Cardiovascular complications are the major cause of morbidity and mortality in patients with CKD and ESRD. Although myocardial infarction and sudden cardiac death get a lot of attention, stroke is also extremely important in this population. How should carotid stenosis (a major risk factor for stroke) be handled in patients with CKD and ESRD?
In patients without CKD or ESRD, either carotid endarterectomy or carotid stenting are commonly used strategies; however, many surgeons are reluctant to advise such procedures in patients with kidney problems. For one, definitive diagnosis often relies on imaging that involves injection of either iv contrast dye or gadolinium, which have well-documented complications in patients with CKD. Furthermore, patients with CKD/ESRD are more likely to suffer surgical complications than those without.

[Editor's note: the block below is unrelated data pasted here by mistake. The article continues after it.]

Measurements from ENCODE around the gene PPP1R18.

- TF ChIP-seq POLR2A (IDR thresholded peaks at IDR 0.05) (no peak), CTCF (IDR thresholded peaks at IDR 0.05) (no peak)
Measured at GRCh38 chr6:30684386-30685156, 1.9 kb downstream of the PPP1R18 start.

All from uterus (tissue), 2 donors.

Interestingly, however, a new paper in this month’s JASN by Mathew et al (with an accompanying editorial) describes a subgroup analysis of CKD patients within the North American Symptomatic Carotid Endarterectomy Trial (NASCET), a large randomized trial of carotid endarterectomy versus medical management in which creatinine levels were routinely available. They found that individuals with a GFR less than 30 ml/min and symptomatic high-grade carotid stenosis (defined as greater than or equal to 70% stenosis) who do NOT undergo carotid stenosis have exceedingly poor outcomes. Although the study requires the usual caveats associated with subgroup analysis such as the presence of unforeseen confounders, these data will likely provide a stimulus to consider carotid endarterectomy more routinely in individuals with kidney disease.